A rainy Wednesday evening saw two of us brave the dreaded streets of dining Soho. A plethora of non-booking restaurants with lines of hapless punters queuing cluelessly. So it came as quite a surprise that we ended up in Ducksoup. A place so ‘on-trend’ that in its throwback to a vintage age it is so modern that it’s ahead of its time. Soho is famed for birthing cramped, hipster, dive restaurants serving tapas style sharing plates. Ducksoup is no different, in fact it epitomises this kind of establishment.
Despite this trendy, new breed image which I tend to hate, I thoroughly enjoyed my dinner here. The food was quite delicious. Fresh, seasonal ingredients, executed to a high standard and resulting in very tasty little dishes. The menu changes daily and features various influences from around Europe. The lamb’s kidneys were tender, seasoned perfectly and balanced beautifully with roasted cauliflower. The quail was succulent, the delicate chargrilled notes working wonderfully with the rich, wet polenta. Even the salt crusted potatoes were a triumph, a hearty crunch, encasing fluffy baked potato. When dipped in possibly the finest aioli I’ve ever tasted, they’re the absolute perfect bar-side snack.
I applaud the ethos here, natural food, seasonal, fresh and cooked with love. I would have liked to see an actual ‘duck soup’ on the menu though. Despite the entitlement referring to a Marx Brothers film, it’s a restaurant first and foremost and it’s the name that drew me in in the first place. When I was living in Thailand, my favourite place to eat was a little stall selling duck soup. I must admit that although I did not expect a trendy soho eatery to serve a 50p bowl of nostalgia, I was met with some disappointment that not one single duck item or even soup for that matter was featured on the menu.
The service left much to be desired unfortunately but not unexpectedly. I mean it wouldn’t be very hipster with traditional five star customer service now would it? I ordered a negroni from the drinks menu, the waitress urged me to try the ‘white negroni’ instead. She sang praises of how delicious it was and that I wouldn’t be disappointed. When I expressed hesitance and a certain air of uncertainty, she philosophically retorted by expressing that no one ever experienced anything without taking a risk. By this point I was expecting her to offer to change the drink should it not be to my taste, the option was not offered so I proposed it to her. Apparently this is not common practice in the hospitality industry and it was extremely “unfair” of me to suggest such a travesty. She then continued to propose that if I was at her house then it would be “quite different”. I laughed it off and ordered my negroni, without the white. Maybe it was a dig at the colour of my skin, my lack of adventure, my taste in drinks or a bizarre, reverse courting ritual, God only knows.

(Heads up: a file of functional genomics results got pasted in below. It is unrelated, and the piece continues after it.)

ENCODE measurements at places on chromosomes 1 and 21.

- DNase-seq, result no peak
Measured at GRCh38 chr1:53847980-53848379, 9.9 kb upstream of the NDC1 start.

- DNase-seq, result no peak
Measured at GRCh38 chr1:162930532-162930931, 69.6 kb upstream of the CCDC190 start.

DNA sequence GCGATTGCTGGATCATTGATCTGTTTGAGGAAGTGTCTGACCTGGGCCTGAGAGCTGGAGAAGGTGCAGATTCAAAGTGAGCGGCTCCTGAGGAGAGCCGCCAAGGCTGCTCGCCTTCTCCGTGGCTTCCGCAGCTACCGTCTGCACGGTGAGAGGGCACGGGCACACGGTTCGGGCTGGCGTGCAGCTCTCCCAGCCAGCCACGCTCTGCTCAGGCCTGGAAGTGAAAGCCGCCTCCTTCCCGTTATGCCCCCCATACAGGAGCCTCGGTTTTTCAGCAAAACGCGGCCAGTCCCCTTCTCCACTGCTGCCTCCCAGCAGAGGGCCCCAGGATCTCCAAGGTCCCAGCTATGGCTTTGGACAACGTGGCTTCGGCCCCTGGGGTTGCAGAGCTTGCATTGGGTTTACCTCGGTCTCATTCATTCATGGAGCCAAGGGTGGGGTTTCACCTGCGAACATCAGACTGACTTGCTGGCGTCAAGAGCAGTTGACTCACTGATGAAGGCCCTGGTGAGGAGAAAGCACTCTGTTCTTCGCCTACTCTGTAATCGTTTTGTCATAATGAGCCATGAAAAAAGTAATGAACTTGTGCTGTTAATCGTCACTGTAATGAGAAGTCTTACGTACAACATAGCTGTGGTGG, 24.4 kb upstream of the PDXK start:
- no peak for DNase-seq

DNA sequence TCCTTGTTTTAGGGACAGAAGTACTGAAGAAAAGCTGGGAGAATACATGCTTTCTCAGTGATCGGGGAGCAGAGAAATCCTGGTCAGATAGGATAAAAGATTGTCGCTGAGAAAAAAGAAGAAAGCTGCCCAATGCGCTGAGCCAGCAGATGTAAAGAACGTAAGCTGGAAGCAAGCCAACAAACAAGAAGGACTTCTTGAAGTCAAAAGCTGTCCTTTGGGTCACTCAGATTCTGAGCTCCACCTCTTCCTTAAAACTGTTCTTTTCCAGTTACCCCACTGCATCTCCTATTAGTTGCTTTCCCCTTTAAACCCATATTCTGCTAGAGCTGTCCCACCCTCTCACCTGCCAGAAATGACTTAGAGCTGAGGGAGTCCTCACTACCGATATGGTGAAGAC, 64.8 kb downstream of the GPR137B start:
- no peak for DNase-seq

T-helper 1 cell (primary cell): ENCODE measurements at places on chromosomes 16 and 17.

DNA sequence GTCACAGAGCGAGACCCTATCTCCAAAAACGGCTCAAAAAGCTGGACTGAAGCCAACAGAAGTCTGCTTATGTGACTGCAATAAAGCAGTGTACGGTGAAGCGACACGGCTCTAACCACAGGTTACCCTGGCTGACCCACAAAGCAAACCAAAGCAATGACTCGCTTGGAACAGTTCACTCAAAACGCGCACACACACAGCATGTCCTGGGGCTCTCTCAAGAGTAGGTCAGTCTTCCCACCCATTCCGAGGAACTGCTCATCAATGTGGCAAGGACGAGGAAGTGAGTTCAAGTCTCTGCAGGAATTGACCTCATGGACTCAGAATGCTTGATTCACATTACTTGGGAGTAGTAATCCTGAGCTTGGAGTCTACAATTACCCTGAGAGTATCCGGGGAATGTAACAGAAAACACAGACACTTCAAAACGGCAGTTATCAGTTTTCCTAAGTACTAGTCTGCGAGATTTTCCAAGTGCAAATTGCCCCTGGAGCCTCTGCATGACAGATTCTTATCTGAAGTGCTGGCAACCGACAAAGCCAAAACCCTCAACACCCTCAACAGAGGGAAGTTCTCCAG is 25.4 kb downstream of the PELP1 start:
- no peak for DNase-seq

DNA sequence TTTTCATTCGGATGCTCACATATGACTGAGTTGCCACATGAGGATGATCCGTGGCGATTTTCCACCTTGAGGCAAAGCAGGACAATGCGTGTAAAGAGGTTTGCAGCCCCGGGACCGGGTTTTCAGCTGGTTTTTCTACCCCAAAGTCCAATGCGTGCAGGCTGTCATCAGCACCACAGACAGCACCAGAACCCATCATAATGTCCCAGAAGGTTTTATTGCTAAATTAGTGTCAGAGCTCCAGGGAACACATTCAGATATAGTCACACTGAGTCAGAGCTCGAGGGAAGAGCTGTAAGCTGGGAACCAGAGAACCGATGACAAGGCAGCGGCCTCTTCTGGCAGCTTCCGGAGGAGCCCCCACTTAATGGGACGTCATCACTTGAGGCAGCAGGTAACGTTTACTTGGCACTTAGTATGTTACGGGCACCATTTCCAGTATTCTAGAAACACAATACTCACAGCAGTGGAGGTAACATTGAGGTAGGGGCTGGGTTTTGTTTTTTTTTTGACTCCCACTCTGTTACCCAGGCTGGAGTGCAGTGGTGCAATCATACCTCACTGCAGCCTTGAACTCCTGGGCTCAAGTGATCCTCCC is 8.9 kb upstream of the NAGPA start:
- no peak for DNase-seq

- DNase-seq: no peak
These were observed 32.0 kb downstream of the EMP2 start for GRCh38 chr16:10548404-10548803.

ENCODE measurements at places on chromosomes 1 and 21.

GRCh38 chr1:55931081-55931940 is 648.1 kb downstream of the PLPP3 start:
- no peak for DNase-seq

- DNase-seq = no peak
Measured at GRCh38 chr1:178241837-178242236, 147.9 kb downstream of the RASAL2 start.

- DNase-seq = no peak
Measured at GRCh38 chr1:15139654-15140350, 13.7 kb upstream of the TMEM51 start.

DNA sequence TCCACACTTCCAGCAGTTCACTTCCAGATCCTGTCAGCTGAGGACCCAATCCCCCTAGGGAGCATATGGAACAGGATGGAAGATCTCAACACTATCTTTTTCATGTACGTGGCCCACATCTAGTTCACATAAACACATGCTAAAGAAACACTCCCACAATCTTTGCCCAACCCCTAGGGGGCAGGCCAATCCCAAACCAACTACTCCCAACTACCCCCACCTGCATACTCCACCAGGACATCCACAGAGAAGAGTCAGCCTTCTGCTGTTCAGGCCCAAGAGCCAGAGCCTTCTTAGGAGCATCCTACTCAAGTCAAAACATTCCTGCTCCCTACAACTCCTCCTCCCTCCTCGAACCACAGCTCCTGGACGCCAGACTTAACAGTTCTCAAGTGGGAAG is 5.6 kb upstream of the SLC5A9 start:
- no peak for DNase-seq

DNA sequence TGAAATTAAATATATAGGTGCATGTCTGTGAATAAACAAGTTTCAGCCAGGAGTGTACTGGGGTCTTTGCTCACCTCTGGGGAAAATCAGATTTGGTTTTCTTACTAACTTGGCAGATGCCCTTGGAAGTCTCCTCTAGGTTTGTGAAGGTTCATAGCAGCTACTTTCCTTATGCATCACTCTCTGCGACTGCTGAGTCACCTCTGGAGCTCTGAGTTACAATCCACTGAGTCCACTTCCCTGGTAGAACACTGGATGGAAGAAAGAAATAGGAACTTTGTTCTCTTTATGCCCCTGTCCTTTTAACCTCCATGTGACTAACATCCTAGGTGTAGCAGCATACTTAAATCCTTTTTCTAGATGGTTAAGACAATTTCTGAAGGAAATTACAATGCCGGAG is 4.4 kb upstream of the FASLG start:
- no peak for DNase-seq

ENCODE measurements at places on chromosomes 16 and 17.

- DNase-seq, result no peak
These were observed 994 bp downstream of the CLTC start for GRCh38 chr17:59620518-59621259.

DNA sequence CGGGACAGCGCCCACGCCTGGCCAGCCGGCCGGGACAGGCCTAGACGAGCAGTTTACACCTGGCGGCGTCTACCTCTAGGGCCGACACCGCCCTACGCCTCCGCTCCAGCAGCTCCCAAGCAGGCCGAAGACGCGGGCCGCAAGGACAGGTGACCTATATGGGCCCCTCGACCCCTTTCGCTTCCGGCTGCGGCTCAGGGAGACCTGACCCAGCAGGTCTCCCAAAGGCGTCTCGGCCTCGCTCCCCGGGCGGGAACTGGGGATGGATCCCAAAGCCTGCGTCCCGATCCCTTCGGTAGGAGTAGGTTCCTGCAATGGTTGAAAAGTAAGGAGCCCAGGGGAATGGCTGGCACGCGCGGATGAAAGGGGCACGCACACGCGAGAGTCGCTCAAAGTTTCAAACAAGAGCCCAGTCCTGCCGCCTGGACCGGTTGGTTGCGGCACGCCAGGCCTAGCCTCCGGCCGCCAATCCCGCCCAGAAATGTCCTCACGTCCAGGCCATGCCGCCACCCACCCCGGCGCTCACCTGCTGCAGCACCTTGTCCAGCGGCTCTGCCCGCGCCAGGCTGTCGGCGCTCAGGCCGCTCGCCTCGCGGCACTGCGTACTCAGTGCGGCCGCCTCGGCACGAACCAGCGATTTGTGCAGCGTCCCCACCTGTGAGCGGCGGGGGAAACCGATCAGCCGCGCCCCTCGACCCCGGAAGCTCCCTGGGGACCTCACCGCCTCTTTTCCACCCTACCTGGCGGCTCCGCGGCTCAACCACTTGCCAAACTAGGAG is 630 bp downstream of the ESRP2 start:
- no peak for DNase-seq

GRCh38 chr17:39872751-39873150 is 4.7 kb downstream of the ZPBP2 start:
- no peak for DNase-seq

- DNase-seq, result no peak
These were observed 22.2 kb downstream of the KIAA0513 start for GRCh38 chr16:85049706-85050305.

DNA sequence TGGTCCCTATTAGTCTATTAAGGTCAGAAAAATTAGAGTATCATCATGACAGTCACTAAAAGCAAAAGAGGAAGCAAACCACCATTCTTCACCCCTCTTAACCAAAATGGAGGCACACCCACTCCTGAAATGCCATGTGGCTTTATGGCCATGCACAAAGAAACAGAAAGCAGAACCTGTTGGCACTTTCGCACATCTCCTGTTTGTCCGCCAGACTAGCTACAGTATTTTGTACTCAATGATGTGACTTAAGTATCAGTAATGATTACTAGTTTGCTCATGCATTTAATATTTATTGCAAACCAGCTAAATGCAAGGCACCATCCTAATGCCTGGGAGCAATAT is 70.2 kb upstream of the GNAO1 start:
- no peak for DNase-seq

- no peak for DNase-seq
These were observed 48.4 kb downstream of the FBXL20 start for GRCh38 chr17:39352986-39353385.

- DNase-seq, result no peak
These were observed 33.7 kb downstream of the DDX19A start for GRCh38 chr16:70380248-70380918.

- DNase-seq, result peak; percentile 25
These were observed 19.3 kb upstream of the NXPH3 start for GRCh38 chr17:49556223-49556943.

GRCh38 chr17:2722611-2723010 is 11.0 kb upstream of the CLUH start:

Anyway, the kitchen produces some fine cooking and the atmosphere was pleasantly calm. It’s small but felt cozy not cramped, a warm glow and gentle hum floated around the place, I felt incredibly relaxed there. As with any restaurant in Soho, go early to improve your chances of getting seated and not standing around like a lemon on a damp pavement, although they do take bookings for three or more. It’s the perfect spot for a post-work bottle of wine and a few good eats, you won’t be disappointed with that I promise. Just don’t expect any duck soup.
41 Dean Street
+1 20 7287 4599